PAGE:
The Every Student Succeeds Act (ESSA) recently completed a year of full implementation. While the law is authorized to continue programs from the Elementary and Secondary Schools Act until 2020, there is speculation that funding amounts could change or even be eliminated due to priorities in the annual budget. Even though educators must play the waiting game in order to plan, it is still important to know the features of the law as there have been some key changes.
Formulas for Title II funds have been and will continue to be adjusted until 2020. The past formula rewarded districts with larger populations of students. The new formulas show a gradual increase in order to place a stronger emphasis on funding for districts serving children living in poverty.
Movement of money between specific Title programs is expanded to allow support for other activities. One hundred percent of Title II and Title IV funds (21st Century Schools) can be transferred into Title I funds to improve basic programs and ensure economically and socially disadvantaged students. Title II and Title IV programs can also have transfers between them. However, no money can be transferred out of Title I to another Title program.
Use of Title II funding for professional development has been expanded beyond teachers of “core academic subjects.” All teachers, counselors, librarians, and paraprofessionals are now included as well as support for principals, superintendents, and teacher leaders.
ESSA also recognizes the importance of staff collaboration and job embedded skills. Immediate application of those new skills has a greater impact on instruction which transfers to an increase in student learning.
Another point that has been emphasized is that professional development must be data driven, show results, and have follow-up. One-shot training without accountability is discouraged.
According to ESSA, funded programs must be evidence-based. This may include any activity, strategy, approach, or intervention that shows a statistically significant effect on student learning.
Professional development should be customized to the needs of a district. One size does not fit all when meeting the needs of any learning community.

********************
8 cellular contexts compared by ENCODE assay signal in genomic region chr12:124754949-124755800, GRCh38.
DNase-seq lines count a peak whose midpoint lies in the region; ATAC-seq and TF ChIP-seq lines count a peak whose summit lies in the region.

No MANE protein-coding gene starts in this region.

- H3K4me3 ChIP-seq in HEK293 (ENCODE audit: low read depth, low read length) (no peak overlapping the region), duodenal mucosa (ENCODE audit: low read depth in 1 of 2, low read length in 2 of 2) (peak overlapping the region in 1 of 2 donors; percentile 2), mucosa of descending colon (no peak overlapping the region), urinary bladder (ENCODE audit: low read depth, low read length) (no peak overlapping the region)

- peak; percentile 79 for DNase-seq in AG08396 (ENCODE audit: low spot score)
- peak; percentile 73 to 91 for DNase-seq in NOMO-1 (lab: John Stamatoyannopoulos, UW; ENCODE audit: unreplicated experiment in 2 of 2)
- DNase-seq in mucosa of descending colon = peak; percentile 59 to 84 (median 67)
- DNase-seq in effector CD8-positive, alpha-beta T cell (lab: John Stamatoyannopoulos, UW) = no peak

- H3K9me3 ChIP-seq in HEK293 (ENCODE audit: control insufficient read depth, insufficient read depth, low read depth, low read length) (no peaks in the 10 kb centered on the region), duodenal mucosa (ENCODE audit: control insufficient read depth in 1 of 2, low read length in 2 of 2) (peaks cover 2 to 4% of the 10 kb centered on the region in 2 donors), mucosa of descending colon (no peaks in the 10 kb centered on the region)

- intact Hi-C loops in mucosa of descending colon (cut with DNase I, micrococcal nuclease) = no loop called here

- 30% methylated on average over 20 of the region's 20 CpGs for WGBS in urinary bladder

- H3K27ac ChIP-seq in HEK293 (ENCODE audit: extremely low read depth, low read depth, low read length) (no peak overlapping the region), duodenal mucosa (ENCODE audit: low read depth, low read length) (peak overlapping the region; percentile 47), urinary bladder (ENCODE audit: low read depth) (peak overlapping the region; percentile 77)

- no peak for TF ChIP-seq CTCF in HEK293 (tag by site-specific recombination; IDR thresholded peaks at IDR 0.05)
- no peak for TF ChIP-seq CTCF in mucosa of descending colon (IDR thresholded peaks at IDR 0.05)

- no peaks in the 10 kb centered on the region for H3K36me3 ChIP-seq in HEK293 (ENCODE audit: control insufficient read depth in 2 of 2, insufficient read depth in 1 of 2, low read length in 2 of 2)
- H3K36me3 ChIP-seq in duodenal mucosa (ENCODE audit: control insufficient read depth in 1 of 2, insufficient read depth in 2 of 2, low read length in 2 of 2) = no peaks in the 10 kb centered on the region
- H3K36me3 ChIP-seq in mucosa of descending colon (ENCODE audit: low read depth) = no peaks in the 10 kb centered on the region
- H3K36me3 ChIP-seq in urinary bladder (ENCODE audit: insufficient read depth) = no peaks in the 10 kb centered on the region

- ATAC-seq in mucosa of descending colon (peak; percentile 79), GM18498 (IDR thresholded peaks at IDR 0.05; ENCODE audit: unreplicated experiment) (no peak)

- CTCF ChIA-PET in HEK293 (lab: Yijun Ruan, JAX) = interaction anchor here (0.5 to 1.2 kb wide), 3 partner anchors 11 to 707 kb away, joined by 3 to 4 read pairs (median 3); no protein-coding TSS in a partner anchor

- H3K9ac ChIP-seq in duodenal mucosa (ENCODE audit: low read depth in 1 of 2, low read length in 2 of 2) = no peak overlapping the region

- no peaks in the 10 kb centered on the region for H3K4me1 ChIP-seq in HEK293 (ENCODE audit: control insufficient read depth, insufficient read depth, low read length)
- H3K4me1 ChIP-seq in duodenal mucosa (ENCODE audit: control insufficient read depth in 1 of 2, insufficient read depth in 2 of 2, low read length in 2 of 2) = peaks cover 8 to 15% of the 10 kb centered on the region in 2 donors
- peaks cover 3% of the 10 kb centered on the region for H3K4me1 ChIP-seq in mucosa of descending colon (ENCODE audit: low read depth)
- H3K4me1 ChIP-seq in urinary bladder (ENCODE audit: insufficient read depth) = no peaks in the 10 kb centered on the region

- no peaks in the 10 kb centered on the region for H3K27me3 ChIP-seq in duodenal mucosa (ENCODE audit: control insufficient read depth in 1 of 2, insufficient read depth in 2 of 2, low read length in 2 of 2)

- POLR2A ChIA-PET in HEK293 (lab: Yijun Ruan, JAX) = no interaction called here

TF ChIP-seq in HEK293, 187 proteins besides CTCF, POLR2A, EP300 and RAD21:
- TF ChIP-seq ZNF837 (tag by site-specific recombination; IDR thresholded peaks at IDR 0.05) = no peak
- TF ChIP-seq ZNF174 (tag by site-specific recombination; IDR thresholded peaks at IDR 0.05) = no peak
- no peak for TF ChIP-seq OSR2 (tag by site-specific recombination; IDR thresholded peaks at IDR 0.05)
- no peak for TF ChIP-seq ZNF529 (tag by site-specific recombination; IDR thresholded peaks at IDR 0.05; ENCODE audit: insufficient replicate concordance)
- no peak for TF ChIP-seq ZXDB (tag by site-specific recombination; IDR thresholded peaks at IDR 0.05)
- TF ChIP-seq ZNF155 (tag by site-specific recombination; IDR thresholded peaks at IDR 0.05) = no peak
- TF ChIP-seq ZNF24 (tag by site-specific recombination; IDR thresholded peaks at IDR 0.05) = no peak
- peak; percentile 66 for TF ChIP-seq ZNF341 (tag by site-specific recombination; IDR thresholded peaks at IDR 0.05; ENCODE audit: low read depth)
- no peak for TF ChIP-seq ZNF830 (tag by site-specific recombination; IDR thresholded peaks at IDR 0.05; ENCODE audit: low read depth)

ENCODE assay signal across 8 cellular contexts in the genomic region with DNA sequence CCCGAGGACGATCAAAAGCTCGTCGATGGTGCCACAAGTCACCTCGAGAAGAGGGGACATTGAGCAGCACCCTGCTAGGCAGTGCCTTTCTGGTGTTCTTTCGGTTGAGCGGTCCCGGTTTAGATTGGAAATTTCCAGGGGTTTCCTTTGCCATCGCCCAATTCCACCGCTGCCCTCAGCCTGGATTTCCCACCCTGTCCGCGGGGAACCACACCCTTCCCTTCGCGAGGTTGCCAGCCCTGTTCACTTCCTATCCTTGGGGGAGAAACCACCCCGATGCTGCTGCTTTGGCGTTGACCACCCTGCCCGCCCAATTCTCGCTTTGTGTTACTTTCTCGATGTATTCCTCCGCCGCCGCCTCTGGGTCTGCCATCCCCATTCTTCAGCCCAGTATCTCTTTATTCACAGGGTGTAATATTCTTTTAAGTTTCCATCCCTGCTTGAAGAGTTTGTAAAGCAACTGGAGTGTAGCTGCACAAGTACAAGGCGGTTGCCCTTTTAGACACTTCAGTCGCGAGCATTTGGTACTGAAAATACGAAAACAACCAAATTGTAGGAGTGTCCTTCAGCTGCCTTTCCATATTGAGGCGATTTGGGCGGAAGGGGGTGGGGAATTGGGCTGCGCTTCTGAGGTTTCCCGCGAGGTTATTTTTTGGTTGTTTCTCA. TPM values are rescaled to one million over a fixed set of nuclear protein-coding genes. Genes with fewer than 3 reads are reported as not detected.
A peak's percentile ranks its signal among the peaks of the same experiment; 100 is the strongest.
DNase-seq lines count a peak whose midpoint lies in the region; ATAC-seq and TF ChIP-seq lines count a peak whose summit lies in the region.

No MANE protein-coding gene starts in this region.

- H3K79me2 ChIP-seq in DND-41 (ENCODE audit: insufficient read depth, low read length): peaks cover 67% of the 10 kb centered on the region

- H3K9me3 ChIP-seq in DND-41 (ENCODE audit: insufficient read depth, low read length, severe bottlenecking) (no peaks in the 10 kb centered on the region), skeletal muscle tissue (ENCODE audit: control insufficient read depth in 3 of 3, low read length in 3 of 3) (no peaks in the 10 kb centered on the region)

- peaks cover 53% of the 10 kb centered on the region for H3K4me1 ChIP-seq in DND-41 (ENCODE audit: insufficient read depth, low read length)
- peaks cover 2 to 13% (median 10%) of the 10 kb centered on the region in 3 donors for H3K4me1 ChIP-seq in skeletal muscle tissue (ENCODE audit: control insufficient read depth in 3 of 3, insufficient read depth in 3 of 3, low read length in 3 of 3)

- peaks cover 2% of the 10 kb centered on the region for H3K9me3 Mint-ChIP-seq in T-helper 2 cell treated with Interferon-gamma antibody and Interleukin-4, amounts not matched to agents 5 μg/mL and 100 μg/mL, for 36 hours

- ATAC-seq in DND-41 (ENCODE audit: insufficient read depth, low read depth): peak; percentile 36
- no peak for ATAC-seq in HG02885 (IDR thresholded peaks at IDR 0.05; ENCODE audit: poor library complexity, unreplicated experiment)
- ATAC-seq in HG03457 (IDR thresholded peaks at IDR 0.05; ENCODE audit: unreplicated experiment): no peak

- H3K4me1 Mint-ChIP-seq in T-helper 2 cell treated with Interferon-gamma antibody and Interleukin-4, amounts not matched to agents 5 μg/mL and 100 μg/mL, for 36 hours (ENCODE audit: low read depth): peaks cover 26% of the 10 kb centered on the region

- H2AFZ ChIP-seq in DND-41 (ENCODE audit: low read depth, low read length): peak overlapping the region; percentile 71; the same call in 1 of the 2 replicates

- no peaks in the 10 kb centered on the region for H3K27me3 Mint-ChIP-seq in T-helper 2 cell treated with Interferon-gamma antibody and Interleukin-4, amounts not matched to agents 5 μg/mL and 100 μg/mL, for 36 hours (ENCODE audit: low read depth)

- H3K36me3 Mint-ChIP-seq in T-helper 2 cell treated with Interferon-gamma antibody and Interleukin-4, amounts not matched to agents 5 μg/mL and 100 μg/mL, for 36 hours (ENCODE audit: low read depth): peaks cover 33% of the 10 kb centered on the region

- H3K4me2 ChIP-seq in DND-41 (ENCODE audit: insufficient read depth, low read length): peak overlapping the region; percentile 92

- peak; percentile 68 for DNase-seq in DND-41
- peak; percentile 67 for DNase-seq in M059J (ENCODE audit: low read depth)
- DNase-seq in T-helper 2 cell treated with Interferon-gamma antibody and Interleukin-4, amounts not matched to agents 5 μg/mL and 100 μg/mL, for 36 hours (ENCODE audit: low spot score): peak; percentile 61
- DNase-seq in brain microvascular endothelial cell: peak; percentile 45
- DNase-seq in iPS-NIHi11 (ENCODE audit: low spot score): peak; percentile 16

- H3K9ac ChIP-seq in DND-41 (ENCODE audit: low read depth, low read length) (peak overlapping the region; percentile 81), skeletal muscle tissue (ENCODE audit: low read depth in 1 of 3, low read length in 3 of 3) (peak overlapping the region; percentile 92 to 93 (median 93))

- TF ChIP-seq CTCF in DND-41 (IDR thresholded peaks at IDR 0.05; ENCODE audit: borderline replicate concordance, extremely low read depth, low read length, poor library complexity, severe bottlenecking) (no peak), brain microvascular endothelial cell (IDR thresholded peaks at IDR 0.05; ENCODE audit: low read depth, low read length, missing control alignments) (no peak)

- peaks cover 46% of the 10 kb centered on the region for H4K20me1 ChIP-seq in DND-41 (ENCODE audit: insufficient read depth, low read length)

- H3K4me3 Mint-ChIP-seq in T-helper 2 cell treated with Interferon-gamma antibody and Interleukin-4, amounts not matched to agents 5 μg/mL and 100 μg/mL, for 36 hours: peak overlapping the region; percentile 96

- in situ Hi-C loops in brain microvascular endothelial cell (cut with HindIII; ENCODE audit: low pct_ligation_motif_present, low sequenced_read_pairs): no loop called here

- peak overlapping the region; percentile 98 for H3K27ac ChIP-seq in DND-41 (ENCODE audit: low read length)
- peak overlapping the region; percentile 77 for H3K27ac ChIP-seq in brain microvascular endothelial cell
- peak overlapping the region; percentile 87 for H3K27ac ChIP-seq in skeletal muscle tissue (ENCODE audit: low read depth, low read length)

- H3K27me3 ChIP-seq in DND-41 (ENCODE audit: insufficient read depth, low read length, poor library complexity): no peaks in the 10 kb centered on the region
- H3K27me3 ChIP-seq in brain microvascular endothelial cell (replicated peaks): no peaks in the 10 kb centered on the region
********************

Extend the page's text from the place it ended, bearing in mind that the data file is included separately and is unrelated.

Find Funding, Get Creative
“Educators need to be encouraged to choose PD that challenges them and gives them a hard-earned sense of accomplishment.”
~ Debbie Silver, Former Louisiana Teacher of the Year
It may be hard to predict what happens in the future with Title funding at the national level, but local leaders have to continue to provide opportunities for teacher growth as that will directly affect student learning. If Title funding is unavailable, the general fund and grants from private organizations may be the best options.
Utilize neighboring districts to pool your resources together. Create a small learning consortium while sharing skills of teachers and dollars.
If possible, offer choices for learning. Allow teachers to participate in a local professional development day where they can select their topic. It will require more planning but positive results and use of the new skills are more likely to happen. Utilize local educators as experts as well as those outside the district. It is empowering to the presenters, establishes professional respect for their expertise in content and skills, and promotes the development of leadership capacity throughout the district.
Getting Experienced Help
For more than 25 years, the Curriculum Leadership Institute (CLI) has provided challenging and quality professional development through partnerships with over 85 school districts across the United States. The continuous follow-up allows for a customized approach to meet a district’s needs while building leadership capacity throughout a district. The systems approach is evidence-based. Collaboration is not only encouraged, it is required for success. Teachers, principals, superintendents, board members, and parent representativesfrom across the district meet regularly to discuss academic issues and make recommendations for student learning, school improvement, and accreditation requirements. It is easy to see how CLI meets the ESSA expectations for professional development. If you need or would like assistance, please give us a call at 620.794.1431 or email us at firstname.lastname@example.org. We would love the opportunity to visit with you, establish a partnership, and help put you on the map!